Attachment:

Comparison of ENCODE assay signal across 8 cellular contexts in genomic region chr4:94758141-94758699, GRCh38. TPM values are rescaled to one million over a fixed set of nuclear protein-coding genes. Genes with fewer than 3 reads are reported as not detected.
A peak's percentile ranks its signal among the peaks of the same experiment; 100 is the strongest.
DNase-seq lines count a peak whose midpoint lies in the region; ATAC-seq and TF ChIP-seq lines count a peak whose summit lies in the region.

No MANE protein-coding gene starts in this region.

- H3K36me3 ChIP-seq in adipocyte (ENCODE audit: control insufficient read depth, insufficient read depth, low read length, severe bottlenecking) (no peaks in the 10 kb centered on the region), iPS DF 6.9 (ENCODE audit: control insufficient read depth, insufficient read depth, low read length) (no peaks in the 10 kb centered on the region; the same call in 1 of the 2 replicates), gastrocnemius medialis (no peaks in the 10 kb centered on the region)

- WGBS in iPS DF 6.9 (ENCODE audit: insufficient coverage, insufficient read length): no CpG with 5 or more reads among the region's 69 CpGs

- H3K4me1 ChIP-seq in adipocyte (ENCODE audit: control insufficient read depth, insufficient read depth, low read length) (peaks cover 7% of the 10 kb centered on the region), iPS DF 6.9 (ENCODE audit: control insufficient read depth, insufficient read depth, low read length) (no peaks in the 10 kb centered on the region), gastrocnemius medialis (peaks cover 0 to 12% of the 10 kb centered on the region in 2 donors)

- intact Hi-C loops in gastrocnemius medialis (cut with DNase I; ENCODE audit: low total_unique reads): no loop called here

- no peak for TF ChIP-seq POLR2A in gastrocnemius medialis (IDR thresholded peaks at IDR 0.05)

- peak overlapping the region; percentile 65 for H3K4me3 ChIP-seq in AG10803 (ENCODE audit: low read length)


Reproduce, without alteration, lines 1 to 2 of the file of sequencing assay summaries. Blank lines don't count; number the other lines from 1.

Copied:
Comparison of ENCODE assay signal across 8 cellular contexts in genomic region chr4:94758141-94758699, GRCh38. TPM values are rescaled to one million over a fixed set of nuclear protein-coding genes. Genes with fewer than 3 reads are reported as not detected.
A peak's percentile ranks its signal among the peaks of the same experiment; 100 is the strongest.